A group of Senate Democrats are pushing to plug a legal loophole that they say has given heirs an “unfair advantage” in dodging so-called death taxes, as they seek to “tackle the inequality” created by inheritance.
The proposal introduced by Sen. Chris Van Hollen (D-Md.) on Monday seeks to tax unrealized capital gains that are passed down as inheritance.
Under current law, heirs are spared from having to pay capital gains tax on assets — such as homes, businesses and certain stocks — whose value has increased prior to the original owner’s death.
The heirs have to pay tax only after they sell and only on gains accrued after the original owner’s death — creating what’s known as the “stepped-up basis” loophole.
Under Van Hollen’s proposal, up to $1 million in unrealized capital gains would be exempt from tax for an individual, or $2 million per couple.
“For example, if someone dies holding $6 million in property for which they paid $4 million, they would only pay taxes on $1 million of that $2 million gain,” a press release from Van Hollen’s office explains. “If someone dies holding $3 million in property for which they paid $2 million, none of that $1 million gain would be taxable.”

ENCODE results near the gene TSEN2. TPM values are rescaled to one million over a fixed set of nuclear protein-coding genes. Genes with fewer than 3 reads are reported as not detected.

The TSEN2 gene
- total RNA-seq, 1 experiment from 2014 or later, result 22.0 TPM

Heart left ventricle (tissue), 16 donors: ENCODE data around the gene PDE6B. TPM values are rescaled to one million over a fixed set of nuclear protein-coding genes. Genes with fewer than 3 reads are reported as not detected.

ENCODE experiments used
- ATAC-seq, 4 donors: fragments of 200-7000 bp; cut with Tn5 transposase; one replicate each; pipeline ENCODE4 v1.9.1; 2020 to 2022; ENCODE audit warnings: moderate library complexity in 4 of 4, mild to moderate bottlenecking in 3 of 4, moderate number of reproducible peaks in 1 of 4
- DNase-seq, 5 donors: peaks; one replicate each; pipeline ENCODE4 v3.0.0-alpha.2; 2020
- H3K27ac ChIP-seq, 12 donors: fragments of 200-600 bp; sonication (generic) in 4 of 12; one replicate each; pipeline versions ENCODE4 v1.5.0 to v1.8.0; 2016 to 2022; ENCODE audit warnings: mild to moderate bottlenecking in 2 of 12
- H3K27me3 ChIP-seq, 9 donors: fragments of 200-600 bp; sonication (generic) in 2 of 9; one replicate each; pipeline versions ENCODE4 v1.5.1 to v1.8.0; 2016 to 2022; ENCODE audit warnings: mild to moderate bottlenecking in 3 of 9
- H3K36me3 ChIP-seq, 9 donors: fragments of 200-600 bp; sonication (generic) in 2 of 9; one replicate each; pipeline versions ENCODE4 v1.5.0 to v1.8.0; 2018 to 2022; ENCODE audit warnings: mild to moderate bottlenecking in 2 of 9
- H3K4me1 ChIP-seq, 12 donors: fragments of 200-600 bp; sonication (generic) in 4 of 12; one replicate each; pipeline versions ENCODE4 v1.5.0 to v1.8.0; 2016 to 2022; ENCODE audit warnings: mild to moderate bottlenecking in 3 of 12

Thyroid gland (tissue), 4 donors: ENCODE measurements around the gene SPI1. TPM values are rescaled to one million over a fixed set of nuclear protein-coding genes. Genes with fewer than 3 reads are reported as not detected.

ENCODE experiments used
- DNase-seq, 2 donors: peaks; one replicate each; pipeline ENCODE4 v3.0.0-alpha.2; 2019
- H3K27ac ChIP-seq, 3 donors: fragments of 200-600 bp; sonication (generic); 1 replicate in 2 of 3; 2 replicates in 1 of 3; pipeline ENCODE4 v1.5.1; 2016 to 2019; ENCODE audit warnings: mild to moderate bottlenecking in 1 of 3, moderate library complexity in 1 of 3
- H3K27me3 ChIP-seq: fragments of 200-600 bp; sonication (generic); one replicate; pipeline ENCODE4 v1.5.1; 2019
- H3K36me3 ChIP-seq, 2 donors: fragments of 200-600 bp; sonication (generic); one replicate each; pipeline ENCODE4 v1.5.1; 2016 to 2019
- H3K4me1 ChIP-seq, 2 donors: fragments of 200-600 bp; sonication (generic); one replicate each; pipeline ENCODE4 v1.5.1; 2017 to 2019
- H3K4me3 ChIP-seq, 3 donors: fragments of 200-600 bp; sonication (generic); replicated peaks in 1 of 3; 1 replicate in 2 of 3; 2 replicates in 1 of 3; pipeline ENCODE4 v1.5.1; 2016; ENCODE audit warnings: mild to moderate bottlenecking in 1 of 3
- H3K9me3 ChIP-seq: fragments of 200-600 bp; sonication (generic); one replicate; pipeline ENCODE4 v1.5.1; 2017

Calling it one of the “largest tax breaks in the entire federal tax code,” Van Hollen said the law as it stands now will allow taxpayers to save nearly $42 billion in 2021, according to estimates from the Joint Committee on Taxation.
“To build an economy that works for all Americans we must tackle the inequality in our tax system,” Van Hollen said in a statement. “The stepped-up basis loophole is one of the biggest tax breaks on the books, providing an unfair advantage to the wealthy heirs every year. This proposal will eliminate that loophole once and for all. It’s time to stop subsidizing massive inheritances for the rich and start investing in everyday Americans.”
Sens. Cory Booker (D-NJ), Bernie Sanders (I-Vt.), Sheldon Whitehouse (D-RI) and Elizabeth Warren (D-Mass.) have also signed onto Van Hollen’s draft legislation.
The senators hope the boost in funds will be used to “support national investments that will benefit all Americans and build a more inclusive economy.”
“The administration has been focused on correcting the sins of the Trump tax plan viewing it as a gift to giant corporations,” a Senate Democratic source told The Post. “They are looking to right the code so it tilts benefits to folks in the middle.”
The death-tax loophole has also allowed 55 percent of the wealth in estates worth more than $100 million to go tax-free, the Maryland senator added.
The top capital gains tax rate is currently 23.8 percent, the Wall Street Journal reported.